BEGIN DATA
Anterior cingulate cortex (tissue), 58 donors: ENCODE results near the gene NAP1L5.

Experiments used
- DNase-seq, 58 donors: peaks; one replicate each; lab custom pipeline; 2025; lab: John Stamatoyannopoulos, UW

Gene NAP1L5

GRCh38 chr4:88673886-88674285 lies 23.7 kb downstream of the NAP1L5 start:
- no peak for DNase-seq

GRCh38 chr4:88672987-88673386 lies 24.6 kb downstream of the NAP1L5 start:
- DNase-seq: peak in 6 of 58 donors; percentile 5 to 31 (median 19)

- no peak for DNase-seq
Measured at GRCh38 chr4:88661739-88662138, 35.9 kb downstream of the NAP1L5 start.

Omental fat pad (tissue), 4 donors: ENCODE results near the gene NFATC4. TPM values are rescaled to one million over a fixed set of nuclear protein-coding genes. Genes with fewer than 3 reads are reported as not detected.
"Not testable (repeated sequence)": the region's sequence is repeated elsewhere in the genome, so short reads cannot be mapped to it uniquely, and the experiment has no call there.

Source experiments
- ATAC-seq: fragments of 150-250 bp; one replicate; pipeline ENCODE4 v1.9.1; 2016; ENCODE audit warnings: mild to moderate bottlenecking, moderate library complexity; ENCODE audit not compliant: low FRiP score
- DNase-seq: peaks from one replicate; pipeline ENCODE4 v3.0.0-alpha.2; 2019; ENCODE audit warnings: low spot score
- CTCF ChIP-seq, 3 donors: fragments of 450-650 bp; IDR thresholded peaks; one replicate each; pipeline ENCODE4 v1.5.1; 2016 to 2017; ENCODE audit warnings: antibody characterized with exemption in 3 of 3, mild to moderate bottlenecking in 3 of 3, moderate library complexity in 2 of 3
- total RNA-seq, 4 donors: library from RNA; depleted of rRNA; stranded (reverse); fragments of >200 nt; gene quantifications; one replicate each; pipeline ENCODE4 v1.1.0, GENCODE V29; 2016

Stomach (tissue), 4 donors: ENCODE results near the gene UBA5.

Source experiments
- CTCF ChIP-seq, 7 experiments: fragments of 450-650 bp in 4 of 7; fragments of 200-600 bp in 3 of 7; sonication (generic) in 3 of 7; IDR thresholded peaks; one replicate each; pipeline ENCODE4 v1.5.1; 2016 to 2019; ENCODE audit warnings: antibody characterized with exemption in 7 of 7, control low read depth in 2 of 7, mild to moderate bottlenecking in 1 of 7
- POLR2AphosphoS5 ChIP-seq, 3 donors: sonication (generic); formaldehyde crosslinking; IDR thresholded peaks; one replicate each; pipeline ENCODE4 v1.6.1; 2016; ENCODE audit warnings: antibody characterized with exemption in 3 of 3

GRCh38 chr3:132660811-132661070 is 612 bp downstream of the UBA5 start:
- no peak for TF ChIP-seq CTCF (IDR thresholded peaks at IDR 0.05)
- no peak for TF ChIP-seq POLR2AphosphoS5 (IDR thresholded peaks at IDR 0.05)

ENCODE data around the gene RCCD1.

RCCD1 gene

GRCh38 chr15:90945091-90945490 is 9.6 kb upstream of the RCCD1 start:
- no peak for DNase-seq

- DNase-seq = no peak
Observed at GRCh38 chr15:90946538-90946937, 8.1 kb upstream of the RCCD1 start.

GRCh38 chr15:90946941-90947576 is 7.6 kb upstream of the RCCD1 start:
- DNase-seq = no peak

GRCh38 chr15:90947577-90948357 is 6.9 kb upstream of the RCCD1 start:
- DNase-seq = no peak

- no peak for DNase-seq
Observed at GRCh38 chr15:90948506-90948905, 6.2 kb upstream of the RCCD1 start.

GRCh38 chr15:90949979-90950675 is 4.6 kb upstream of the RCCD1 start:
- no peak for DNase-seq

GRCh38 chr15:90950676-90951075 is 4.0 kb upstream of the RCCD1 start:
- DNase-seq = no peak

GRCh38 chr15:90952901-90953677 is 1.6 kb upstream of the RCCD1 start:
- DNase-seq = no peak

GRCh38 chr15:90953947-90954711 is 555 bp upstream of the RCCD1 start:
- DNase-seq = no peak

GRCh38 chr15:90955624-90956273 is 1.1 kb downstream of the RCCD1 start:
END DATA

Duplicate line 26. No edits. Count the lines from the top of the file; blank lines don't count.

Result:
RCCD1 gene